Chatbots in the gaming industry

The gaming industry has been booming for a while already. We are now seeing an increase in casual gaming across a variety of media and different platforms. The industry has reached massive revenues of $108.4 billion in 2017, with mobile games as its most significant sector, generating $59.2bn.

The quality of games has obviously made huge leaps of improvements. However, the success of mobile games shouldn’t be attributed to that. Instead, the key element for the success has been the ease of access. Now that chatbots have also entered the world of gaming, introducing gaming possibilities and player services through messaging apps and secondary support channels like Discord, the accessibility is better than it has ever been.

Messaging apps – A new gaming platform?

With chatbot integration, messaging apps are becoming a new kind of platform where you can do much more than just message. Soon you won’t have to leave your favorite chat app to get movie tickets, order pizza, or play video games. There won’t be a need for opening another app or a web browser to do these things. Indeed, thanks to chatbots it will all be possible within your messaging app.

With HTML5 and new platforms like Facebook’s Instant Games, players can play games directly through the messaging platform without a separate application.

Why is it so appealing for casual gamers?

It provides easy and quick access to games in a social environment. Chatbot can give you and your friends an enjoyable gaming experience. All you have to do is to choose a game of your liking and share it in the chat with your friend or a group of friends. 2018, messaging apps have had 1.3 billion monthly users, so you are not alone if your friends can’t come to play.

Chatbot games for casual gamers

With the increased optimization of HTML5, mobile games can be played instantly in all devices and platforms. Messaging apps such as WeChat, Telegram, Kik, and Messenger were the first apps to offer HTML5 games, developed by third-parties and embedded in their platform.

Especially, the younger generations have grown to ignore and block the traditional methods of user attraction, like constant spam of advertisements. Therefore, social messaging platforms and brands need new ways to create content that will increase their user engagement.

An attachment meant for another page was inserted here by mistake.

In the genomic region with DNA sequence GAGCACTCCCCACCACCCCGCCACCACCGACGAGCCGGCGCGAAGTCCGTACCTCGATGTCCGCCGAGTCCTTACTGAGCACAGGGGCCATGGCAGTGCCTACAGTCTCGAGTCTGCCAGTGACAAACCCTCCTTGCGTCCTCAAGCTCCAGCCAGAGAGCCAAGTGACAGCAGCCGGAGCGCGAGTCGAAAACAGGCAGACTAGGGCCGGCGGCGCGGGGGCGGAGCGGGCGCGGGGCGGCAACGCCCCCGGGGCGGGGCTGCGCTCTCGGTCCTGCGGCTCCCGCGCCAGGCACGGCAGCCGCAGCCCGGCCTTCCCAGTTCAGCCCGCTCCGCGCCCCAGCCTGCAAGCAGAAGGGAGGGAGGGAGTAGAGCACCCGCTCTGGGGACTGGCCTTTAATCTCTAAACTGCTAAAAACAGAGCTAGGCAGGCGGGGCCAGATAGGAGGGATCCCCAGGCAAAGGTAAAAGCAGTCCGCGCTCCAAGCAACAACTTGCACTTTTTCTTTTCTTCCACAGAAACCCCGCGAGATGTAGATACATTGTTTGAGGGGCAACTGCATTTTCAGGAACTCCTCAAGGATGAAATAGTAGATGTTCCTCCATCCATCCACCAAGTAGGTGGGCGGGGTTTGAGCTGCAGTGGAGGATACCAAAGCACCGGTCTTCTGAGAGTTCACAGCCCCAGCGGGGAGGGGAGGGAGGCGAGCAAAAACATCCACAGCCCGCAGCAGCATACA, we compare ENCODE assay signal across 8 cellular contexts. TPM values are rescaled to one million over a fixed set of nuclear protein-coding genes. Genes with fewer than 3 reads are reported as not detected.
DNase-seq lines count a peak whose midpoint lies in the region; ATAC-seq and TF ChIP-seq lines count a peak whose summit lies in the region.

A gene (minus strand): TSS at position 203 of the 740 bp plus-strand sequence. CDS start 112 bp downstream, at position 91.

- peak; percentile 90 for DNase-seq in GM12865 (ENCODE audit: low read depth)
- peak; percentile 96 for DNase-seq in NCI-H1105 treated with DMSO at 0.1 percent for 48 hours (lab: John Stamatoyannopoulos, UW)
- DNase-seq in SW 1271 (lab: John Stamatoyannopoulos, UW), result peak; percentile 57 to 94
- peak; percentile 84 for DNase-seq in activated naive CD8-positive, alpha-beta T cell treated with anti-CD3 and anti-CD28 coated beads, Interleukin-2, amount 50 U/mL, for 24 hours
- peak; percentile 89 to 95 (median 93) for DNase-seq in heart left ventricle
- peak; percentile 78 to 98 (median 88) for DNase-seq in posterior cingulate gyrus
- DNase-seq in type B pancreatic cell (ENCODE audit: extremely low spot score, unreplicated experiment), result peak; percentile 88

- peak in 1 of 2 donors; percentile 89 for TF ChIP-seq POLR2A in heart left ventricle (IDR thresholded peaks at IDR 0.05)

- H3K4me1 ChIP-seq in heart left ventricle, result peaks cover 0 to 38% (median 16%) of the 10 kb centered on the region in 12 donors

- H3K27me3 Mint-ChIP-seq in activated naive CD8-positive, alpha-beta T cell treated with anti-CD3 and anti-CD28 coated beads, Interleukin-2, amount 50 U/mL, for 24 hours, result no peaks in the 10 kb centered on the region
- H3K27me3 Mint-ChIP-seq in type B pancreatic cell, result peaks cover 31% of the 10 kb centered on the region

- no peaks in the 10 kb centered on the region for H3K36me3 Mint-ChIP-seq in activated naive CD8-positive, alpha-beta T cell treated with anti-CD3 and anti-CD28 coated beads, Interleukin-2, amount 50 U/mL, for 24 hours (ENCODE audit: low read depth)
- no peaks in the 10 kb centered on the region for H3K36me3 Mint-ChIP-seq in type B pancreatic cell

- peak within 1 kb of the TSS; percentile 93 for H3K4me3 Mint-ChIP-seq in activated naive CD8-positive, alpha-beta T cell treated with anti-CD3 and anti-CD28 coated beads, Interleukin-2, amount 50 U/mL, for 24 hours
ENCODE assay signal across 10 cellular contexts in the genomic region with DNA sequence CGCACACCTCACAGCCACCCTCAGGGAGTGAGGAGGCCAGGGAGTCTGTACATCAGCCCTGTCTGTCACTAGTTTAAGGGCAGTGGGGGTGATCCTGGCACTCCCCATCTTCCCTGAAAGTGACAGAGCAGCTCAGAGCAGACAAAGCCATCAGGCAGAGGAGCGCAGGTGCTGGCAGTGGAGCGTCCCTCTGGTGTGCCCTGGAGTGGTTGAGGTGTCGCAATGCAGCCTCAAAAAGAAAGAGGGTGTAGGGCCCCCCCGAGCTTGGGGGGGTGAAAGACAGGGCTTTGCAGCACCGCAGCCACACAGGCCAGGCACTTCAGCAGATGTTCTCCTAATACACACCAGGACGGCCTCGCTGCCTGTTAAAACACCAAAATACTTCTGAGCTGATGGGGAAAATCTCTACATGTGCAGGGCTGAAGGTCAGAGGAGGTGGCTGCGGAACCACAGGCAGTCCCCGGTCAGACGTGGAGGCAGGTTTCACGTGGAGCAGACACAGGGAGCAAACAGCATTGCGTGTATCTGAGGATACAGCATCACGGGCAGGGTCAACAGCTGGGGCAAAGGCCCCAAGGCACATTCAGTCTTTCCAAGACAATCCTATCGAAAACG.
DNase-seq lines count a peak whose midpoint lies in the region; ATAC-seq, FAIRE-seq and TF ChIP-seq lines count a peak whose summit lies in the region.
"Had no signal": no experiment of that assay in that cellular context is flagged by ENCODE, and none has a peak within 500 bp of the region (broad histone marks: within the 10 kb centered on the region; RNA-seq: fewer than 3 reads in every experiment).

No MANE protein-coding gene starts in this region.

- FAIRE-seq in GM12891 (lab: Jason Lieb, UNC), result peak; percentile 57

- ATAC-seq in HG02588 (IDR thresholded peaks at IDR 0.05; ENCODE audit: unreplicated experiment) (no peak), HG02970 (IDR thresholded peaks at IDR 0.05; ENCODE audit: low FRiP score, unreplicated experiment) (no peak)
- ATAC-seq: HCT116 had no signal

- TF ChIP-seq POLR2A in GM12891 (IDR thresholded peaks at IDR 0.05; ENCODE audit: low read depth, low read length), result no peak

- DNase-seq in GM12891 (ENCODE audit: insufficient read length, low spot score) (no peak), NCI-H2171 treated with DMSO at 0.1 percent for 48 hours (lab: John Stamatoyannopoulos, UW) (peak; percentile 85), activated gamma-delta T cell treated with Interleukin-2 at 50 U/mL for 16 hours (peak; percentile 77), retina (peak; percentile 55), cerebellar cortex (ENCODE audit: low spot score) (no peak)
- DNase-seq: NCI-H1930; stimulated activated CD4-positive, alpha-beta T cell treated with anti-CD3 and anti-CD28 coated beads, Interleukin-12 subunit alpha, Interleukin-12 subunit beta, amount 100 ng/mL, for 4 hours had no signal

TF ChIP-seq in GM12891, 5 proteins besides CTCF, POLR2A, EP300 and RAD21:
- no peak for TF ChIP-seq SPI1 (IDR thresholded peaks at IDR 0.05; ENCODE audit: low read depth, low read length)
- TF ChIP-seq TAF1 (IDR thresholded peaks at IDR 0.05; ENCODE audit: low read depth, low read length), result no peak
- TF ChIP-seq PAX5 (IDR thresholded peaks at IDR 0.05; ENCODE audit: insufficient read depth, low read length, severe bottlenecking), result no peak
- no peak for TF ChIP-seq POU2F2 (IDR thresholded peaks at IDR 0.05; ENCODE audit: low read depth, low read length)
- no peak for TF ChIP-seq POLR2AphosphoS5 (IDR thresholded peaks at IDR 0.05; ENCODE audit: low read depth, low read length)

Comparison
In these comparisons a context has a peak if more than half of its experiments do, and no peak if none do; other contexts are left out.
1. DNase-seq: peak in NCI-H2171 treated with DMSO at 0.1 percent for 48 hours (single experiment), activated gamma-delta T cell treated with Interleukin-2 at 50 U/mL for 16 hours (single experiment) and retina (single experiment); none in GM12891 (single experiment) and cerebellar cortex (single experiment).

NASA launched their own “Mars Rover” game on the 4th anniversary of their successful landing on Mars with Curiosity Rover in 2012. HTML 5 made this game instantly playable and shareable via all the main messaging apps and browsers through a link. The game was a huge success, played by 16 million players in the first ten months. It brought visibility for the brand, but above all, it increased the engagement and retention of the users, as well as educating them about space missions in an entertaining way.

Chatbots for player support

Gamers form a quite fanatical community where the word of issues like bugs passes on instantly and spreads among other gamers like a wildfire. Let alone, that they are active 24/7 and operate in a very high-speed.
To be able to provide customer service that satisfies the gaming community’s high expectations the best solution might be chatbots. Particularly, because chatbots can give player support around the clock, answer immediately and they come with a very low cost compared to a human support team, for example.

Often gaming companies have their top priority on the product quality, meaning the game itself, leaving the player service mainly for self-service channels. If a gaming company already has human support, then chatbots work perfectly for bridging the gap between automated and human support.

So far the best place to implement gaming chatbots has been in messaging services like Skype, Discord, Facebook Messenger, Whatsapp, or Line, where gamers like to communicate and organize.